By a News Reporter-Staff News Editor at Science Letter -- Current study results on Science have been published. According to news reporting out of Oxford, United Kingdom, by NewsRx editors, research stated, "The movement of molecules inside living cells is a fundamental feature of biological processes. The ability to both observe and analyse the details of molecular diffusion in vivo at the single-molecule and single-cell level can add significant insight into understanding molecular architectures of diffusing molecules and the nanoscale environment in which the molecules diffuse."
Our news journalists obtained a quote from the research from Oxford University, "The tool of choice for monitoring dynamic molecular localization in live cells is fluorescence microscopy, especially so combining total internal reflection fluorescence with the use of fluorescent protein (FP) reporters in offering exceptional imaging contrast for dynamic processes in the cell membrane under relatively physiological conditions compared with competing single-molecule techniques. There exist several different complex modes of diffusion, and discriminating these from each other is challenging at the molecular level owing to underlying stochastic behaviour. Analysis is traditionally performed using mean square displacements of tracked particles; however, this generally requires more data points than is typical for single FP tracks owing to photophysical instability. Presented here is a novel approach allowing robust Bayesian ranking of diffusion processes to discriminate multiple complex modes probabilistically."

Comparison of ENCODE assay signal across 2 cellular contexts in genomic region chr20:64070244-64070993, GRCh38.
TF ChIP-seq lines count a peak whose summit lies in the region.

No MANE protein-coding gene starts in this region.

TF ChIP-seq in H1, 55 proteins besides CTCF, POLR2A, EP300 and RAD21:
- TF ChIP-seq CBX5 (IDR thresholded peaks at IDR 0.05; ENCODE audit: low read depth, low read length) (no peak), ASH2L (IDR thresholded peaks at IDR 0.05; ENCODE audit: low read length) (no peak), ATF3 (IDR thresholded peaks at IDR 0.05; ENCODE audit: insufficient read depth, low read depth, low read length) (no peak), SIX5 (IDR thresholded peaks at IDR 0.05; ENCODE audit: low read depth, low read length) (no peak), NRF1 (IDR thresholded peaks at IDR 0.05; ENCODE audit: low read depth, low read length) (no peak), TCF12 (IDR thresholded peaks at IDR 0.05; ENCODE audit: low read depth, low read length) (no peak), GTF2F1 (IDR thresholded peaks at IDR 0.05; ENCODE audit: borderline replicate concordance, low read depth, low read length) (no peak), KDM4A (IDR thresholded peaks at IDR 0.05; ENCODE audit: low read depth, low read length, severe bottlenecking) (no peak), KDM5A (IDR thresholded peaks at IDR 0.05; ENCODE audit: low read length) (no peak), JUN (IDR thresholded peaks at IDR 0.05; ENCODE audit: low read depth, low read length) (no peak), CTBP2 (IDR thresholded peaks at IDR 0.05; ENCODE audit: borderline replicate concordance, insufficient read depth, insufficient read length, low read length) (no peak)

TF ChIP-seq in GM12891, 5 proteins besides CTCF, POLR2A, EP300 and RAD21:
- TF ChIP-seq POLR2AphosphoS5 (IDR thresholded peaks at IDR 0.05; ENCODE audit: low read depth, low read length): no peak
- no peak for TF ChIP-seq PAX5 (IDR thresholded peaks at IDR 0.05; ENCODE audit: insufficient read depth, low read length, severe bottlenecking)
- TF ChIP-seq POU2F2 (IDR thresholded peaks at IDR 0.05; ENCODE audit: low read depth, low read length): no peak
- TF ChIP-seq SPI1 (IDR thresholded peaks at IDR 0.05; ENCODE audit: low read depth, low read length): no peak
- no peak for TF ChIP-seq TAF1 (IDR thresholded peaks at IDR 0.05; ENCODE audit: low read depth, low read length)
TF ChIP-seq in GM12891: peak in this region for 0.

According to the news editors, the research concluded: "It is a computational approach that biologists can use to understand single-molecule features in live cells."
For more information on this research see: Inferring diffusion in single live cells at the single-molecule level. Philosophical Transactions, 2013;368(1611):20120029 (see also Science).
Our news journalists report that additional information may be obtained by contacting A. Robson, Clarendon Laboratory, Dept. of Physics, Oxford University, Parks Road, Oxford OX1 3PU, UK. Additional authors for this research include K. Burrage and M.C Leake.
Keywords for this news article include: Oxford, Europe, Science, United Kingdom.
Our reports deliver fact-based news of research and discoveries from around the world. Copyright 2014, NewsRx LLC